Point Blank, RA Vol 3, Issue 6, Apr/May '99

St. Patrick's Day

MIDLANDS - based supporters of the Republican fanzine Tiochfaidh ar la, caused controversy by leafleting the St. Patrick's day parade in Birmingham to highlight the eccentric decision of the parade organisers to allow the West Midlands Police pipe band onto the parade; a police force particularly notorious for their ill treatment of the local Irish community. The leaflet also pointed out that 'we have nothing more in common with the Irish businessmen or businesses who support or sponsor the event than we do the police (is it better to be shown the door by an Irish subby or a Brummy one?)'

Bhoys Against Bigotry

GLASGOW CELTIC football club sought to capitalise on the consistent work of Celtic Fans Against Fascism and Tiochfaidh Ar La fanzine, by hosting a conference entitled 'The Equality Goal' which sought to put on display the club's 'anti-racist' credentials, courting Asian businessmen, of whom a number were assembled to make up the 200 strong audience for the day. Once representatives from CFAF and the Campaign Against Sectarian Attacks were spotted in the audience, they were immediately approached and assurances demanded that they would 'behave' themselves. Meanwhile the club's chairman Fergus McCann, who had been billed as the main speaker, suddenly withdrew due to 'a mystery illness'. Celtic's PR man went on to proclaim that not only were 'Asians the new Irish' ie subject to systematic discrimination, but in line with this, the club felt free to continue with the forced removal of the last vestiges of sectarianism and bigotry (ie the singing of Irish rebel songs and displaying Irish tricolour flags) from the ground. It was left to a representative of CASA to point out that Celtic FC had done little to address the rampant racism of the mid-80s leaving it to people like him, and more recently nothing to address the real issue of sectarianism; the routine harassment, physical attack and even murder of Celtic fans by loyalist bigots travelling to and from the ground. Buttonholed later the PR man explained that the club's hostility on the issue was due to TAL's 'terrorist links'. Then visibly blanched when informed that TAL was increasing it's print run to 5,000 to deal with demand, putting his earlier triumphalist claims of imminent victory over the 'irreconcilables' into perspective. The biggest round of applause was reserved for former player Paul Elliot, who revealed that when playing for Charlton FC he reacted to sustained racial abuse by a rival player, by sticking one on him!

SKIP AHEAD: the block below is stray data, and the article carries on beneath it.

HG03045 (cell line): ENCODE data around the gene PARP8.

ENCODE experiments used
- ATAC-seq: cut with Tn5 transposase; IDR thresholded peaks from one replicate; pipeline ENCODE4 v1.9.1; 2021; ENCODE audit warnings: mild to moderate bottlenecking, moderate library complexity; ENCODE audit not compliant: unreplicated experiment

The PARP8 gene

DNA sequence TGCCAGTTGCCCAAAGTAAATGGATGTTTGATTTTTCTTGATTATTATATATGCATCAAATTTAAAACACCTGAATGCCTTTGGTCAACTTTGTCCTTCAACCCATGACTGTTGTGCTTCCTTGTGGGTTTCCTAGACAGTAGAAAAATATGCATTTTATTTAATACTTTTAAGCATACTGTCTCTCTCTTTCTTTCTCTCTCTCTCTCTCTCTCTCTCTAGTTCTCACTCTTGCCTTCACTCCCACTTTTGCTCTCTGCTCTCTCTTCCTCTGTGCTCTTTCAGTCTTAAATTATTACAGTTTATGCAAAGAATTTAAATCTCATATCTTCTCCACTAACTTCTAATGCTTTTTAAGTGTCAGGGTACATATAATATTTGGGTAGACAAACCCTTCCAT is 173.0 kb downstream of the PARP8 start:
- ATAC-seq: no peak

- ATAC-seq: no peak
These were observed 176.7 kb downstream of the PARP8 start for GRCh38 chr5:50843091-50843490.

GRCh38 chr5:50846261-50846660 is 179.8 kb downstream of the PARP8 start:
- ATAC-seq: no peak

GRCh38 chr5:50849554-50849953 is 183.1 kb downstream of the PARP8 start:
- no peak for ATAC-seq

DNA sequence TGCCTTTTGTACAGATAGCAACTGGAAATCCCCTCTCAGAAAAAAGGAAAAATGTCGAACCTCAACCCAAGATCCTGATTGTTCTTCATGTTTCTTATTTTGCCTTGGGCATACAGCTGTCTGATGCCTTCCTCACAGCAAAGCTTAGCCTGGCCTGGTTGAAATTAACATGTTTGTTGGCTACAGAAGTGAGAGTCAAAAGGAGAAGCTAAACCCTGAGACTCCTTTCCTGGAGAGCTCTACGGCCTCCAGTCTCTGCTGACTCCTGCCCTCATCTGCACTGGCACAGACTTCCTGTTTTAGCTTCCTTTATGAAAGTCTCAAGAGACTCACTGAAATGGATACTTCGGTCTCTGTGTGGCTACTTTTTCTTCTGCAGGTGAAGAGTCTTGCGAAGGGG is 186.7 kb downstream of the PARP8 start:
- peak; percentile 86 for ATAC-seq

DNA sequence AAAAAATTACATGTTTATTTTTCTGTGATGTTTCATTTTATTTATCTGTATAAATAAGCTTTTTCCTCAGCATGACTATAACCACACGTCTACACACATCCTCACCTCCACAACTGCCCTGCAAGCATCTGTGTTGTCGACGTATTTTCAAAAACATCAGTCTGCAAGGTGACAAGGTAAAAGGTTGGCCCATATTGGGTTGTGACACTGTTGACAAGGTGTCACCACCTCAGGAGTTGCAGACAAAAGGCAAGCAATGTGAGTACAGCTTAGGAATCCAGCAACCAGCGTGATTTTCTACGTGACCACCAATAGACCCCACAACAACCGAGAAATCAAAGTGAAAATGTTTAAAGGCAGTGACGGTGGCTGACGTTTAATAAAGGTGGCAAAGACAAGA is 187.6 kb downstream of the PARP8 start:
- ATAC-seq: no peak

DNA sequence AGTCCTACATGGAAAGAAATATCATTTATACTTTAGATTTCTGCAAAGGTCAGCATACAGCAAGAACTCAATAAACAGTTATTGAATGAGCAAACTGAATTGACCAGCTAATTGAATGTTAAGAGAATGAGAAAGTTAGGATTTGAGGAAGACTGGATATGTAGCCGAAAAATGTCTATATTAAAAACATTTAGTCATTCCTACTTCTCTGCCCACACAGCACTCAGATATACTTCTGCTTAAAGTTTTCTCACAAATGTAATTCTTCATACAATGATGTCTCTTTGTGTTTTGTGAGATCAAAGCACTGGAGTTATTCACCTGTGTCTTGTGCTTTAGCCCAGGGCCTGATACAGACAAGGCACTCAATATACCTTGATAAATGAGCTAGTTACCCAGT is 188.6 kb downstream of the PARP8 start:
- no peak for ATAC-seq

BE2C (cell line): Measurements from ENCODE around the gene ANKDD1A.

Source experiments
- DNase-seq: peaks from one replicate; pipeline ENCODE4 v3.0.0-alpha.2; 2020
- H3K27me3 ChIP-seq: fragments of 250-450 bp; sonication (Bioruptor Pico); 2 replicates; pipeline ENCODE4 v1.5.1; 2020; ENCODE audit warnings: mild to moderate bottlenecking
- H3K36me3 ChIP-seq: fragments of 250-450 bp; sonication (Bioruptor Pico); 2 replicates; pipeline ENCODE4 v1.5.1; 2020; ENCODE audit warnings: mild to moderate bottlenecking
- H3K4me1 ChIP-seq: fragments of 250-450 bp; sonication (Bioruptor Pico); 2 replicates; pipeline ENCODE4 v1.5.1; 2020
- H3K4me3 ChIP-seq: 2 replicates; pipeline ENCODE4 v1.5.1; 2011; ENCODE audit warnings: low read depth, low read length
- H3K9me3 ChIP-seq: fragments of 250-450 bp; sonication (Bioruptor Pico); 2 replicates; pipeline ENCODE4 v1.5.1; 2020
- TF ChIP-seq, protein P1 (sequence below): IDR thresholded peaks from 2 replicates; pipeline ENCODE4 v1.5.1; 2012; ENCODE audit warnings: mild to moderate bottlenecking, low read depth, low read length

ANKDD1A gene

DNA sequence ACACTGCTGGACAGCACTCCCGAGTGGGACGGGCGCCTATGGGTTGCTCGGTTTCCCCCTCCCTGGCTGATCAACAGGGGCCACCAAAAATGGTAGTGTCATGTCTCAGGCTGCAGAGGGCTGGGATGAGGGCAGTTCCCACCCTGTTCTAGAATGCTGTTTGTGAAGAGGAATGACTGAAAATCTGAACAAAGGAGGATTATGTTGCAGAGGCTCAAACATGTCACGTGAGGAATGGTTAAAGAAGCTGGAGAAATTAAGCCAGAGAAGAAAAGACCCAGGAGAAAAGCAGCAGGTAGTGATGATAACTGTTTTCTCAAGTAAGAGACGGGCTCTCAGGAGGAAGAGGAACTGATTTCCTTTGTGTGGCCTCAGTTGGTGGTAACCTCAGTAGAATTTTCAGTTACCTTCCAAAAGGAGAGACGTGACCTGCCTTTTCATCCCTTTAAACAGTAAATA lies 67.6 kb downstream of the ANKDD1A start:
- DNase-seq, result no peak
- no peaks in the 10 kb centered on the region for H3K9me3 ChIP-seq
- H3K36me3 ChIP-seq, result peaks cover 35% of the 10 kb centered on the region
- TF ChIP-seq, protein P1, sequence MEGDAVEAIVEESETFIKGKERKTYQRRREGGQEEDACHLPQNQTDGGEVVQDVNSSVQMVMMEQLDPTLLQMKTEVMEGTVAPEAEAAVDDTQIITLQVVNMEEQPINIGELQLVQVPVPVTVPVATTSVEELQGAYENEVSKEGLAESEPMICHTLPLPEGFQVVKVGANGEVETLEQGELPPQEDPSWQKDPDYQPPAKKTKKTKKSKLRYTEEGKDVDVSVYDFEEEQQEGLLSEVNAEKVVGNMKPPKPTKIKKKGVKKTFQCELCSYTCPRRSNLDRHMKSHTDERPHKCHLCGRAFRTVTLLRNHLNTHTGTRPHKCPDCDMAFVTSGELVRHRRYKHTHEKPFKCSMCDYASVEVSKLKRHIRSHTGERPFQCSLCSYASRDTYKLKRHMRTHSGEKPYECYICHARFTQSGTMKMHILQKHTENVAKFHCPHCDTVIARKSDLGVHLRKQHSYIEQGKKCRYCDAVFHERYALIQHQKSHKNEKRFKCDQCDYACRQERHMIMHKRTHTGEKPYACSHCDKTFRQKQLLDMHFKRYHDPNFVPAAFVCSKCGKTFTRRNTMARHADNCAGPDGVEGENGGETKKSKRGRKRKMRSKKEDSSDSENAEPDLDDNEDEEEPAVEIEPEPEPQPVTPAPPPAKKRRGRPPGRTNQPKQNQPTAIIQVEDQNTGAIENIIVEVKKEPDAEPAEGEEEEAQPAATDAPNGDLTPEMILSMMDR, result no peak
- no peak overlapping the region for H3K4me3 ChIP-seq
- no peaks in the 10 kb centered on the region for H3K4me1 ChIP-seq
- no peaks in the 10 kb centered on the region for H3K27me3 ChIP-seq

Reproduced from RA Vol 3, Issue 6, Apr/May '99